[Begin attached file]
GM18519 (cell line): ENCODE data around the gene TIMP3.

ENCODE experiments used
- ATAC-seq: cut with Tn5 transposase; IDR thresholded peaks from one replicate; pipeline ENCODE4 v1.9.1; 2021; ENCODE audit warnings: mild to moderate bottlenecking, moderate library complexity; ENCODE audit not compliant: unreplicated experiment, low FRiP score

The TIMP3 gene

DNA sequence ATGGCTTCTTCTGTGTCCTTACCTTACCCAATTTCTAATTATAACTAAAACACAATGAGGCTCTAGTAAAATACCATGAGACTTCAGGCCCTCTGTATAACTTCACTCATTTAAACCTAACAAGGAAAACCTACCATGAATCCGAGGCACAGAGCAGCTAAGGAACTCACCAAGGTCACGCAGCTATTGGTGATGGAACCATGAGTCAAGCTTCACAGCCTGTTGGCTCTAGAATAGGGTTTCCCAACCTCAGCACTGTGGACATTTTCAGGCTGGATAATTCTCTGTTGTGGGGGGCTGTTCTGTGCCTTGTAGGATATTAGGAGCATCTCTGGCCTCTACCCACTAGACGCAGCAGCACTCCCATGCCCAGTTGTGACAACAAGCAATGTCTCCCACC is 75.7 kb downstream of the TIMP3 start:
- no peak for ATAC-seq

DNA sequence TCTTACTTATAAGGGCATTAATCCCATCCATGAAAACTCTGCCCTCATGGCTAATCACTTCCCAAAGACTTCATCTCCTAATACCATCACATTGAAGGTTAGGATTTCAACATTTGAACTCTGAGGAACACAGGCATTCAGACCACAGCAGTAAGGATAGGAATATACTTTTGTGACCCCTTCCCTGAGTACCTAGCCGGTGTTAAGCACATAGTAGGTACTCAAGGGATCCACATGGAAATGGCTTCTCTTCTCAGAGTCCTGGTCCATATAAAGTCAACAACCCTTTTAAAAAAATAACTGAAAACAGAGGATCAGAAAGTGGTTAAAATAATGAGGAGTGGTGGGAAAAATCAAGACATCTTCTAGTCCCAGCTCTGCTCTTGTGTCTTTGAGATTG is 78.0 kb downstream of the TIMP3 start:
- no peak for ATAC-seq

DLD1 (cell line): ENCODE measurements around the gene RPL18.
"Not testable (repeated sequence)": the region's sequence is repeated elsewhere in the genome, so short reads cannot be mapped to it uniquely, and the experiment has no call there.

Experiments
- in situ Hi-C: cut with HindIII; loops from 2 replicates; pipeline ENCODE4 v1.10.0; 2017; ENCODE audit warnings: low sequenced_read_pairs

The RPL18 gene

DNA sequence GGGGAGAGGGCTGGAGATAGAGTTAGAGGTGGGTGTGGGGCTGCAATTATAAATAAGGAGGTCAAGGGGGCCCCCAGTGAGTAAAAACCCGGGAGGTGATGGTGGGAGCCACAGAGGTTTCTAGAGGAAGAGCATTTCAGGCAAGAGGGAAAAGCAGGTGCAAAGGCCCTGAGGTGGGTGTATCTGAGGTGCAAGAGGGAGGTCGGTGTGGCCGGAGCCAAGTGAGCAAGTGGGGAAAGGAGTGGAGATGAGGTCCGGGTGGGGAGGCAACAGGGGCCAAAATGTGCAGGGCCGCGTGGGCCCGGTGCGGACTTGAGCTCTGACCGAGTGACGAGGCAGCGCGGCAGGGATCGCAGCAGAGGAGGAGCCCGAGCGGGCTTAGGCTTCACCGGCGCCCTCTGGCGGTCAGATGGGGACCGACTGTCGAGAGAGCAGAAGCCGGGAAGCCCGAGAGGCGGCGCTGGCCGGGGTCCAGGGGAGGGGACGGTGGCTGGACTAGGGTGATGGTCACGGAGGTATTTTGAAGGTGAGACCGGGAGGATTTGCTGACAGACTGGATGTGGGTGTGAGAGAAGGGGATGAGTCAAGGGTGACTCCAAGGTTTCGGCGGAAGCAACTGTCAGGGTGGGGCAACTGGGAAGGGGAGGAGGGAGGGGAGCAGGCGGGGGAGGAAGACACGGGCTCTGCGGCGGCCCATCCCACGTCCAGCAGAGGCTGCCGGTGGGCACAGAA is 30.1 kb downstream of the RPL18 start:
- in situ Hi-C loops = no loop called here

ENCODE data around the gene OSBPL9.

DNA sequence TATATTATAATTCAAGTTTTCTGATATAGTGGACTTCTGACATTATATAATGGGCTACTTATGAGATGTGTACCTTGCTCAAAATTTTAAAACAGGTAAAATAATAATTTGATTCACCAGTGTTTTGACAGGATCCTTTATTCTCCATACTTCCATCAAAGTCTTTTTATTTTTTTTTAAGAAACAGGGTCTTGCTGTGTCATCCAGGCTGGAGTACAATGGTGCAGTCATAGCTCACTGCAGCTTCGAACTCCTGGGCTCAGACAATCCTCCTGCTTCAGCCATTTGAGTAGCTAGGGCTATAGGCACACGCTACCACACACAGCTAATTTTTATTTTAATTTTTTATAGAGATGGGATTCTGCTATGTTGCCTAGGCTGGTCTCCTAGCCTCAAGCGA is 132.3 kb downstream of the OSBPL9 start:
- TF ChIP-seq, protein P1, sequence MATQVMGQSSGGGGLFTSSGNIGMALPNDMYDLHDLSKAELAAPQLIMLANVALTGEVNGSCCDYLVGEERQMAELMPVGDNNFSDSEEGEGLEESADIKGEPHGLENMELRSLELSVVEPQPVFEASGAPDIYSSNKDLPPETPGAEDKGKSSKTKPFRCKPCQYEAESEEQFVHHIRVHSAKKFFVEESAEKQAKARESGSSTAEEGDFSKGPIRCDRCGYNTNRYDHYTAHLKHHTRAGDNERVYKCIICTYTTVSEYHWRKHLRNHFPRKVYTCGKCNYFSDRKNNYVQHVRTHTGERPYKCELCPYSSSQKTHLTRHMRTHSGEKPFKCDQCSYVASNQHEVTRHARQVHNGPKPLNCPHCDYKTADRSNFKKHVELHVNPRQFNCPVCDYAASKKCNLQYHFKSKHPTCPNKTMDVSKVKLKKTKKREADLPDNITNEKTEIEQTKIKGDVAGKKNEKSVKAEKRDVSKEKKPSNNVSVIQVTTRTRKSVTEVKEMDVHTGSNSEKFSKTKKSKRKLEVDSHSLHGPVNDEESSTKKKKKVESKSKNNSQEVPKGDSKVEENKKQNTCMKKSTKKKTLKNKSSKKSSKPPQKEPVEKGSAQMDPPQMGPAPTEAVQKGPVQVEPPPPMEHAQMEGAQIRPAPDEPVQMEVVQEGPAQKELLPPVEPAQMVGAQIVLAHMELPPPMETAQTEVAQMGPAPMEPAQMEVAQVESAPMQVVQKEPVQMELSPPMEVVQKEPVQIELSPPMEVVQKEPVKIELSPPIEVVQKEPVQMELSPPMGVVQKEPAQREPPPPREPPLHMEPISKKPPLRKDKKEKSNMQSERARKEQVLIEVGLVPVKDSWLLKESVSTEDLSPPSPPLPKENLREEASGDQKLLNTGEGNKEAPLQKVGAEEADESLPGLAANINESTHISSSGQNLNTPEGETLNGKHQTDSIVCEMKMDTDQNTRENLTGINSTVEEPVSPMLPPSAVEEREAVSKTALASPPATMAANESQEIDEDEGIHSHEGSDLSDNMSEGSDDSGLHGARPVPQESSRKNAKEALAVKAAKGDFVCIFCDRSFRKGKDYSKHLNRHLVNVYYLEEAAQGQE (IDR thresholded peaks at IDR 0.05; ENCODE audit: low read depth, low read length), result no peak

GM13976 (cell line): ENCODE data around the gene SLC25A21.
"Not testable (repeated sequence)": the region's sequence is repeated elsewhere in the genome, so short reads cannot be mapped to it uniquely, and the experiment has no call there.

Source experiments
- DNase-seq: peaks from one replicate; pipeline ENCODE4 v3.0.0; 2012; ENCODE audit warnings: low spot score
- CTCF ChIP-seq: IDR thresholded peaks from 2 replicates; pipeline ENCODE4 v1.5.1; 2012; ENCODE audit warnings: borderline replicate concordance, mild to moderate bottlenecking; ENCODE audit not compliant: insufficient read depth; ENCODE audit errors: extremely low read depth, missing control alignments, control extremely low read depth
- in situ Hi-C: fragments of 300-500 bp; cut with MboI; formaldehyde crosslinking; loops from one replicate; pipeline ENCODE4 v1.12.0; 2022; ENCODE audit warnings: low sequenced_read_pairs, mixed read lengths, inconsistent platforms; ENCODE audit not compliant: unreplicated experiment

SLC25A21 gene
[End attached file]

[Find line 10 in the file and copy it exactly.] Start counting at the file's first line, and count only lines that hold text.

"Not testable (repeated sequence)": the region's sequence is repeated elsewhere in the genome, so short reads cannot be mapped to it uniquely, and the experiment has no call there.